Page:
bears to the right. Ignore the leftward instruction unless you want to
visit the "falling over fields". We went left and spent half an hour
falling over and still couldn't find the trail. It was a laugh though!
We retraced our steps and took the other trail bearing right and we were
soon on our way again.
The trail continues uphill and through the forest with clearings every
now and then offering delightful views of the Carneddau range of mountains
to the north.
On reaching the highest point of the walk the landscape again opens out
with views of Moel Siabod across the Lledr Valley, Mount Snowdon in the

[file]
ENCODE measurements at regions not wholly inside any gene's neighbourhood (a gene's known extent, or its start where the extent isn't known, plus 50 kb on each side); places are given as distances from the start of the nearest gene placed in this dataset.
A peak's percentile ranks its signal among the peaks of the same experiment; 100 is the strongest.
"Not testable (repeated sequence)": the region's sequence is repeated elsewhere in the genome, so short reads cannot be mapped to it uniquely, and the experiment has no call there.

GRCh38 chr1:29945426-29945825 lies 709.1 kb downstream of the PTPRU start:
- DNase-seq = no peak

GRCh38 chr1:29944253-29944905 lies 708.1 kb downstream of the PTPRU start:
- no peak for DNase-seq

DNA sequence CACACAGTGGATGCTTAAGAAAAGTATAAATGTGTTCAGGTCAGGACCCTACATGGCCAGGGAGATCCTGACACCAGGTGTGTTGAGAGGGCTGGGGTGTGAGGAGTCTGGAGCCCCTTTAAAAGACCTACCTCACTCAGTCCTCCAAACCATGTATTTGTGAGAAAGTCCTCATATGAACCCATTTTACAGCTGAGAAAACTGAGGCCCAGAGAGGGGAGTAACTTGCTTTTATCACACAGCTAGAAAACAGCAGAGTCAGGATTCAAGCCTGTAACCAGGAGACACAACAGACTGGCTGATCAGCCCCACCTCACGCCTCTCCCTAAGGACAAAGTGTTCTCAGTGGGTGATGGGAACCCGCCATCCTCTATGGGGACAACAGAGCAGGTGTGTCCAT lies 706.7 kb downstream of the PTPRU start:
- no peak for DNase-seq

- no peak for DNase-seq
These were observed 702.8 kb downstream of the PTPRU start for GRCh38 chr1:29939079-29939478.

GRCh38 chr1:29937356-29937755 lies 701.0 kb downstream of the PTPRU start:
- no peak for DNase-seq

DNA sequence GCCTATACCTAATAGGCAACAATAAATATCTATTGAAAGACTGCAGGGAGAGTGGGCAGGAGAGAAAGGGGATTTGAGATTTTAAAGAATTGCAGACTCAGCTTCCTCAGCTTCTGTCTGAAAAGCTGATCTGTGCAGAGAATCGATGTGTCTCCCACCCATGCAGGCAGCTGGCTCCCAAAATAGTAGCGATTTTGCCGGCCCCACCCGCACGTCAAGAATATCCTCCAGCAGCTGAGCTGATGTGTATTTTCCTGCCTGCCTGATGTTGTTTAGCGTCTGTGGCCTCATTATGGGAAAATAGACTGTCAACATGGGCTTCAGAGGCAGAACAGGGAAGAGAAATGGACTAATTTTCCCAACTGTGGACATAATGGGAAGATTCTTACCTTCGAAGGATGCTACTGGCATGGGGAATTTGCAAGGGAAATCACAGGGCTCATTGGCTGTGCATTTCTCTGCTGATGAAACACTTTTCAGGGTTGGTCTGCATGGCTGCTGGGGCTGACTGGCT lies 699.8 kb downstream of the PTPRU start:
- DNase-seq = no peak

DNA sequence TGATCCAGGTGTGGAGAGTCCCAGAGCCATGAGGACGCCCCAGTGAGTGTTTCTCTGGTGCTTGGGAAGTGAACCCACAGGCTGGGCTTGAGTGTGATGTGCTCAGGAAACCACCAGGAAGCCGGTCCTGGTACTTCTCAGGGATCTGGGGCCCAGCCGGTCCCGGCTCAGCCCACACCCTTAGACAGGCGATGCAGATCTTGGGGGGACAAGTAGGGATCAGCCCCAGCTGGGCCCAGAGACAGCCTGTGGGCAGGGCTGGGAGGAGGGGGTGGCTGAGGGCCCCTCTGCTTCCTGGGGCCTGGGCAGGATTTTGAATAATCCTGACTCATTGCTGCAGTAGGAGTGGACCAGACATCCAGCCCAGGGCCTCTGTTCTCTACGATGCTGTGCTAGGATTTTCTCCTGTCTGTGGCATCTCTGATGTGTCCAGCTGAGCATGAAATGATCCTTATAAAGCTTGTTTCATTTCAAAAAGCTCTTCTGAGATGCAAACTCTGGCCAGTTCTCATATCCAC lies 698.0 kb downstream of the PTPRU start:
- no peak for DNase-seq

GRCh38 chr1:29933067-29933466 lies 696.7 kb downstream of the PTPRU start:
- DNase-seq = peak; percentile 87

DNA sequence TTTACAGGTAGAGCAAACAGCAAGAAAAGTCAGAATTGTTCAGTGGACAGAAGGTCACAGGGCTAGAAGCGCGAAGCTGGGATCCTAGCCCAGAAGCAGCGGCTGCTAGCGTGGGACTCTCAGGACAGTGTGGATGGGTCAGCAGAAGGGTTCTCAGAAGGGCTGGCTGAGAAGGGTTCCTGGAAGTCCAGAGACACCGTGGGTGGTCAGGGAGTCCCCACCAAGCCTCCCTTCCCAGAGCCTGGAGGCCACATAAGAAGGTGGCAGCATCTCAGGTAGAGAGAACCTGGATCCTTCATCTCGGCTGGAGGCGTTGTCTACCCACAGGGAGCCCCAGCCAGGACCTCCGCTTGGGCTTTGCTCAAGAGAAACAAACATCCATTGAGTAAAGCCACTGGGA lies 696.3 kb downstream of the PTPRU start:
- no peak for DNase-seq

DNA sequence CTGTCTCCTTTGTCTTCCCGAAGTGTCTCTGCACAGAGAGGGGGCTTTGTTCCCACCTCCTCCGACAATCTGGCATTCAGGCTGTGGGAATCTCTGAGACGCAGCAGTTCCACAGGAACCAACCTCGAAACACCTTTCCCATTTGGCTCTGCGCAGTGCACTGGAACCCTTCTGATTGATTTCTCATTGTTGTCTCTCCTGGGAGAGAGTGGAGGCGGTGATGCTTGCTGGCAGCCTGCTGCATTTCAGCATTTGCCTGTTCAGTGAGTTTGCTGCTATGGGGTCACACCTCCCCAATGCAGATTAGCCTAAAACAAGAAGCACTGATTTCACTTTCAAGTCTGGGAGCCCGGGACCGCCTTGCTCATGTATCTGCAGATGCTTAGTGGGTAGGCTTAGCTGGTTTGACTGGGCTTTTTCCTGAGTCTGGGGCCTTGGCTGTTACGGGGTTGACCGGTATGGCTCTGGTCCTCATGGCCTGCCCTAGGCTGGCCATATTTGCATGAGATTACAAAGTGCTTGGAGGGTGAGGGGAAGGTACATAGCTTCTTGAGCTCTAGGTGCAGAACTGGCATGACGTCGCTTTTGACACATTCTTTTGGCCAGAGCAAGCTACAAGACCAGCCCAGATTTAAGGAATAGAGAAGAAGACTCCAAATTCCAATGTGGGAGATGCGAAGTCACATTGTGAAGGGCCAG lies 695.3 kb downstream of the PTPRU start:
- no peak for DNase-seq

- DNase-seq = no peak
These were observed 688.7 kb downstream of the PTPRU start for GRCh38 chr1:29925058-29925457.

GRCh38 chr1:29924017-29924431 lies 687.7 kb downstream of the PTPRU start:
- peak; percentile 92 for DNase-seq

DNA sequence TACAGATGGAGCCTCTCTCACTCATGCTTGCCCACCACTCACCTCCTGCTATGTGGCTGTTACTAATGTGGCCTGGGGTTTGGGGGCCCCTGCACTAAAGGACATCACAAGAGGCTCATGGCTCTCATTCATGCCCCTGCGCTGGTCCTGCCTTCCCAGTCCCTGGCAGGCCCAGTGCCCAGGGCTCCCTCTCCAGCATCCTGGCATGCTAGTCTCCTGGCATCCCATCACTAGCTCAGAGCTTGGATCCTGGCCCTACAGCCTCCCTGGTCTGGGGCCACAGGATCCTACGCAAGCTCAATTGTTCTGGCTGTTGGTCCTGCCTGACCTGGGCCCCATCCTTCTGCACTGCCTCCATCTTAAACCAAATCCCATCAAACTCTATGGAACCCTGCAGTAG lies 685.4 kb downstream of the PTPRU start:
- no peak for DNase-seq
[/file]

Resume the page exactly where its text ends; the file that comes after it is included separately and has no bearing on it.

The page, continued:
far distance, Tryfan can just be seen to the right of Siabod, and the hill
of Y Ro Wen away to the west. It is possible to take the trail to the summit
of Y Ro Wen and the village of Dolwyddelan from here but that's for
Our aim is to reach the Wybrnant Valley which according to the map means
cutting across the open land and then bearing to the left to a style
that crosses the boundary fence between the open land and the forestry
plantation. However this route (as of 2008) is blocked by rows of fallen
trees, which necessitates Plan B.
Plan B is to bear to the right, west, for a few hundred yards until
joining the Dolwyddelan track. On joining this track follow it back heading
left toward another boundary fence and cross the ladder style.
From here the ground improves considerably and it's all downhill to